The early 1700s romantic comedy hinges on an elaborate scheme in which a princess of Sparta convinces a pair of siblings she’s in love with both of them.
Amid declining ticket sales and donations, the theater is shifting its business model to rely more on renting out Bruns Amphitheatre, which a survey shows is valued more highly than the plays the company produces.
Gary Graves’ new satirical play ‘Mondragola’ is a clever look at the political and societal chicaneries behind the scenes in 1522 Florence.
Local playwright Lauren Yee pulls together these elements in her play that delve into the unimaginable horrors of Pol Pot’s Khmer Rouge at the Berkeley Rep.
A ‘Grapes of Wrath’ journey in reverse, the new play is surreal and ambitious, though the production’s 25 songs are a bit excessive.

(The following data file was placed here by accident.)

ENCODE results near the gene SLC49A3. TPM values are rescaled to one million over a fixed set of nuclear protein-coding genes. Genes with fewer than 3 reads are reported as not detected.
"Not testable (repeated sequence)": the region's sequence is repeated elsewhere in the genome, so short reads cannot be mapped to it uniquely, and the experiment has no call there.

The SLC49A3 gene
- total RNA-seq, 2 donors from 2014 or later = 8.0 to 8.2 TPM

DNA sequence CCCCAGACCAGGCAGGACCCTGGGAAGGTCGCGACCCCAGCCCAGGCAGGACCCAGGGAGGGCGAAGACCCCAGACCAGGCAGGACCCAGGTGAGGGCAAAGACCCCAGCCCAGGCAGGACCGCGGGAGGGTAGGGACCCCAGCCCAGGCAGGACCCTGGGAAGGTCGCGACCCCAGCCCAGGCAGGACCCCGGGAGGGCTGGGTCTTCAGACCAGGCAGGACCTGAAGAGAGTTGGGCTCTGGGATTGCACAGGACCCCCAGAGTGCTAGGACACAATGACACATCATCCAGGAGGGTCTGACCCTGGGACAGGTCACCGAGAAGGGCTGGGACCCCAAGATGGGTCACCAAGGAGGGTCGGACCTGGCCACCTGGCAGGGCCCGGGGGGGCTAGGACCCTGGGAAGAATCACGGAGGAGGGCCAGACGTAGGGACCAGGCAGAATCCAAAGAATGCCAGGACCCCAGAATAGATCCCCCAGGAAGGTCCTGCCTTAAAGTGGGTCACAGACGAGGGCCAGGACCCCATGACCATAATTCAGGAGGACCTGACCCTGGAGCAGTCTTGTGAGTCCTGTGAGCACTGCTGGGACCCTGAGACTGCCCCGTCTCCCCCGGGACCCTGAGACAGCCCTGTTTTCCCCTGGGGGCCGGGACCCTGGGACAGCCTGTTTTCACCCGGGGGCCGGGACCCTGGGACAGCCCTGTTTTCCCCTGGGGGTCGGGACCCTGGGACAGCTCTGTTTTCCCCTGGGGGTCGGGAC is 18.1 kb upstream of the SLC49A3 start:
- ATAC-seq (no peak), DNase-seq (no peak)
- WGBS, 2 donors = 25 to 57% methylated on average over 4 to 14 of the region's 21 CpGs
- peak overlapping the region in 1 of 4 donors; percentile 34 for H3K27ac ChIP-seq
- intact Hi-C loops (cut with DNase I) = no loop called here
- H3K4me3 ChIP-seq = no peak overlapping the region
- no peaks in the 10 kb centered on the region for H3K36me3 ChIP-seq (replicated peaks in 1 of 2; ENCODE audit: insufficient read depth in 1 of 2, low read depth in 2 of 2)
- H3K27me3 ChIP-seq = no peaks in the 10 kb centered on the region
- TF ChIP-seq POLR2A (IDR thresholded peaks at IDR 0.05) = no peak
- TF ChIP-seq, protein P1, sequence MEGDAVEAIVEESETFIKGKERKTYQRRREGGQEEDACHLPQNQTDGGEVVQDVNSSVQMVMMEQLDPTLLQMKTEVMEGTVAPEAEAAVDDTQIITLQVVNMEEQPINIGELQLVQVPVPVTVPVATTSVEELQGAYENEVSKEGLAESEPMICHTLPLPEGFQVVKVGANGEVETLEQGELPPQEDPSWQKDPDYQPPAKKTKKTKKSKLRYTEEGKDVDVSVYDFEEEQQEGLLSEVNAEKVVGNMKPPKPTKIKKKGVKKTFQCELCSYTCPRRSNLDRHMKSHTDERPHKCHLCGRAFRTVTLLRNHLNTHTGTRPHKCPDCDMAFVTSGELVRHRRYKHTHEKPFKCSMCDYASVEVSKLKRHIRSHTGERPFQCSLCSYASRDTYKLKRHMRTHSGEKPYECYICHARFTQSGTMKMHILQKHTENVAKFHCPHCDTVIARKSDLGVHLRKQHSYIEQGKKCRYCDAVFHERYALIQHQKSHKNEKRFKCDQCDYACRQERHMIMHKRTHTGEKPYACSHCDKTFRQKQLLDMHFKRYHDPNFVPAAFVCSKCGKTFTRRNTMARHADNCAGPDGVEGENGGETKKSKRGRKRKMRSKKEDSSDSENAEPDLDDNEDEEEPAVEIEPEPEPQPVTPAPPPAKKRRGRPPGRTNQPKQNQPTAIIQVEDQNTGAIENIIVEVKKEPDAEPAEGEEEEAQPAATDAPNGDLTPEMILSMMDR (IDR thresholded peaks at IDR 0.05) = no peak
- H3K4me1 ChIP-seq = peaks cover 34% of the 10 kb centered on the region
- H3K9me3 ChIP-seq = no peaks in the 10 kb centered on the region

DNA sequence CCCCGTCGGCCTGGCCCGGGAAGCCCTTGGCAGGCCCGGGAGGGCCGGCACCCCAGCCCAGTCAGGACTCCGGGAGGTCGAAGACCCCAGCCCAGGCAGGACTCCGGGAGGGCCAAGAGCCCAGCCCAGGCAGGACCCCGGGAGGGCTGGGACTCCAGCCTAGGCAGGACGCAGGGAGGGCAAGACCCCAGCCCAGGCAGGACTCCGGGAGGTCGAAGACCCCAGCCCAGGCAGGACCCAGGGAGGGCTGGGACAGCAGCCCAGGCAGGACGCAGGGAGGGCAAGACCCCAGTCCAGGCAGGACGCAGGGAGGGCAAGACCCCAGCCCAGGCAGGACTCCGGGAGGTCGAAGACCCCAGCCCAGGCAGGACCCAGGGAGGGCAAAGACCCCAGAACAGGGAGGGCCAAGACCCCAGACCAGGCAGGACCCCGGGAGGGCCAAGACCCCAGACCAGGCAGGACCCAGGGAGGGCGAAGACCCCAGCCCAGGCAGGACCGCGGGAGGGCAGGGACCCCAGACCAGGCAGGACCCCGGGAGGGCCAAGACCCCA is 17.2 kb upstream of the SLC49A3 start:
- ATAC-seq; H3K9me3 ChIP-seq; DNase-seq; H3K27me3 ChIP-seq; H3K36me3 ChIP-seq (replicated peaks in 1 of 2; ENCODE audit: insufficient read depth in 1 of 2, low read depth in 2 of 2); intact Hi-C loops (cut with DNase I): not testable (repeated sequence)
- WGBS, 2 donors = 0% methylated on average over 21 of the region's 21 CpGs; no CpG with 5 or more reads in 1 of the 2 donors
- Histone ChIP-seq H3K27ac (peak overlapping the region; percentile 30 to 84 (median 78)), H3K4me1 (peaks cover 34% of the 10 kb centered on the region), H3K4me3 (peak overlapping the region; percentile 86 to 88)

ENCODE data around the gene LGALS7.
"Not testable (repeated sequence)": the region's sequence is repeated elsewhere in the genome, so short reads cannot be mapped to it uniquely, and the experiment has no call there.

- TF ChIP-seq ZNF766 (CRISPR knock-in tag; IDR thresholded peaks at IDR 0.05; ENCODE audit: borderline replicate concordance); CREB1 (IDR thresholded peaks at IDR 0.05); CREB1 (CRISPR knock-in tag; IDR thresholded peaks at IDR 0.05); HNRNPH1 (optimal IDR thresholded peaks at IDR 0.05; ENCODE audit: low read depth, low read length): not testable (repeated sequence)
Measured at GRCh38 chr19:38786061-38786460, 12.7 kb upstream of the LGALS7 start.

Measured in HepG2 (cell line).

Following the habitués of a jazz joint called Paradise in 1940s Detroit, Dominique Morisseau’s play has finely honed dialogue, realistic characters and a dazzling and dramatic second act.
Formerly incarcerated cooks make ordinary sandwiches while dreaming of creating superb, unique ones in Lynn Nottage’s Tony Award-nominated human comedy.
Academy Award nominee David Strathairn never overplays his role in a tour de force one-person performance of ‘Remember This: The Lesson of Jan Karski.’
British director Emma Rice’s production is ingenious, though the dancing, prancing and antics alter the story’s overall feel.
For a small company, Oakland Theater Project productions are professional and proficient. The play based on Borges’ 1975 short story is no exception.
It was thrilling to see Shotgun Players produce the West Coast premiere of such a complex, multifaceted and challenging production.
In “Colonialism is Terrible, But Phở is Delicious,” playwright Dustin Chinn offers an oft-comedic take on thorny issues of race, history and dining.